Super Protocol In Detail: Rationale Behind The Intel SGX

There are a number of Web3 projects aimed at cracking the problem of decentralized computation. The goal of creating a trustless network of distributed agents capable of providing a service better, or comparable in all the key aspects to what the current centralized cloud providers can offer is indeed non-trivial. There’s no right way to achieve it, at least not yet.

In this series, we take various aspects of the task and explain our thinking behind the solutions used to build Super Protocol.

At Super Protocol, we believe the future is going to be self-hosted (a less optimistic version of this thesis would be “the future is less centralized”). Web3 adoption and growth will be accompanied by an increasing number of home units used to store and process their owners’ private data. The excess of these resources could be provided as a service using a variety of protocols. Super Protocol connects computational resources to create a market of service providers.

A big centralized cloud infrastructure provider must and is capable of ensuring a high level of security and data protection, and still sometimes fails as data center breaches and leaks are common things in today’s news.

Providing data protection without direct access to the hardware is an immensely more complex task.

The most important question for us here: is how do we ensure data protection in all three of its states (at rest, in motion, and in use) in case it’s someone else’s computer?

Fortunately, modern technology allows us to approach it at both hardware and software layers. We’ve picked Intel SGX as a current market leader for a hardware part. It conveniently helps us solve the problem of physical access. Even if a malicious actor has direct access to the machine, and/or compromises its OS, Intel SGX provides a required level of protection (more details can be found in “Hardware Behind Confidential Computing: Intel SGX”).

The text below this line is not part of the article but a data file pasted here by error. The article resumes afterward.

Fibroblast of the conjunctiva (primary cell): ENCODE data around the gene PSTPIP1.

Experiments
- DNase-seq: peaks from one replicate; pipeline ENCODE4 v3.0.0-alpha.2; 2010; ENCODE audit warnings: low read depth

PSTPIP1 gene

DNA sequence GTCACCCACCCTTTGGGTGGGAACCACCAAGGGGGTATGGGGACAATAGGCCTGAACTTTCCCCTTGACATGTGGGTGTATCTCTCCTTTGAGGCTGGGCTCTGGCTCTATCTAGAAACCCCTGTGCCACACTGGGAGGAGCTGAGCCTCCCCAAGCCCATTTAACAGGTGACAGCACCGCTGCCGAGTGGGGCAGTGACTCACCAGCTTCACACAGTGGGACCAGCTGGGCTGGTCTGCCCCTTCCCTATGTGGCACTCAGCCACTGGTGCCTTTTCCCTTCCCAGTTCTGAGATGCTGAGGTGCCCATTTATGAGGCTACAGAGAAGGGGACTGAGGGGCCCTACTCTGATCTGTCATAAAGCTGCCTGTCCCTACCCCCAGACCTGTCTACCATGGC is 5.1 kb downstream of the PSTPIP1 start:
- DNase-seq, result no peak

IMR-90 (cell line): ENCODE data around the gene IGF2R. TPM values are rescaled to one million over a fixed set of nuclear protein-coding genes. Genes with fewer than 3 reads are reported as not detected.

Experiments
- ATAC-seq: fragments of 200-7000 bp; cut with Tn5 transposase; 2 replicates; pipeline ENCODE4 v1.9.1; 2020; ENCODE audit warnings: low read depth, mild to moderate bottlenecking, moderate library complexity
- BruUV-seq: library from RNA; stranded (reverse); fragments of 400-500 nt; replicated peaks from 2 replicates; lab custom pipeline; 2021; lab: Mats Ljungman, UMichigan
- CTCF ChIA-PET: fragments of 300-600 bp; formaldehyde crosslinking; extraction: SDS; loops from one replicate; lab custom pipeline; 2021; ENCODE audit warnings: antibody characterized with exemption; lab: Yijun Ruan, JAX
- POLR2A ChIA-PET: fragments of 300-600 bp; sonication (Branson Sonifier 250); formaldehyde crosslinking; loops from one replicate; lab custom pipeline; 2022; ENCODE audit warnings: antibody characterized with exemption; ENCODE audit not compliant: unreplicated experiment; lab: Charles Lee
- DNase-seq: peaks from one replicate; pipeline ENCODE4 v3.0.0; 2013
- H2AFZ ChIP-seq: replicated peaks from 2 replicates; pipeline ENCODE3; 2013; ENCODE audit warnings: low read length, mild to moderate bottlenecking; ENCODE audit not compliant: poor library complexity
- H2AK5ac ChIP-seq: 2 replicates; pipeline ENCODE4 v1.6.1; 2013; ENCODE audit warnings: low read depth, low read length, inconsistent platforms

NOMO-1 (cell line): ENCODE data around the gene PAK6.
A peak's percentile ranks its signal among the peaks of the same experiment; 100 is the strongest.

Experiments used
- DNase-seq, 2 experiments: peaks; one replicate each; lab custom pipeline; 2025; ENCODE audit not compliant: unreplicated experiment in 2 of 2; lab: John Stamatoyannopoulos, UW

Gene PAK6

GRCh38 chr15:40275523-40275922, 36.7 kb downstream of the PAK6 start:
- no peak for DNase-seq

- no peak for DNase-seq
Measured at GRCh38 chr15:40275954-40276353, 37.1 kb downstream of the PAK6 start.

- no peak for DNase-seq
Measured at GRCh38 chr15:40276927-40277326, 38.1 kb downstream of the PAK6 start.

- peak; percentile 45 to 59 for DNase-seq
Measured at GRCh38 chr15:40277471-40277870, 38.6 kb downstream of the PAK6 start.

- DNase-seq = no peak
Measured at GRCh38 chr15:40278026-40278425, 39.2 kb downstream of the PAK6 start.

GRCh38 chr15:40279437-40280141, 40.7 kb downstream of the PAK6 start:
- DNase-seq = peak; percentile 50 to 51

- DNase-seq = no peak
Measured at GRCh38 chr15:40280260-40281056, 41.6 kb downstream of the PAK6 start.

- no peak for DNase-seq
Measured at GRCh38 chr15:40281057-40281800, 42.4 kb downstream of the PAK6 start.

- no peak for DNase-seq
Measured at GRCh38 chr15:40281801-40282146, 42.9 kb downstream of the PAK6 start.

All that while being a platform we can build on top of and a product that would exist in the market long enough to saturate it to the level when it becomes available for self-hosting units (since you have to consider such things in the long-term planning).

However, there’s no silver bullet and any technology has its limitations. Intel SGX has been constantly the focus of various groups trying to find and exploit its vulnerabilities (you can find a quite good overview and taxonomy here).

So far our R&D shows that there are no issues that would pose a direct threat to the Super Protocol. Keeping a list of potential threats is not enough, as we have to rate how big the threat is, whether are there any solutions, and what could be done to mitigate the damage — that’s one of the domains our R&D team is working on right now.

If you’re an Intel SGX vulnerabilities researcher, we’d be happy to share ideas and findings (we’re keeping a private list), please, contact us at:



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Super Protocol

Super Protocol is for those who need decentralized, permissionless, trustless and easily scalable computing resources.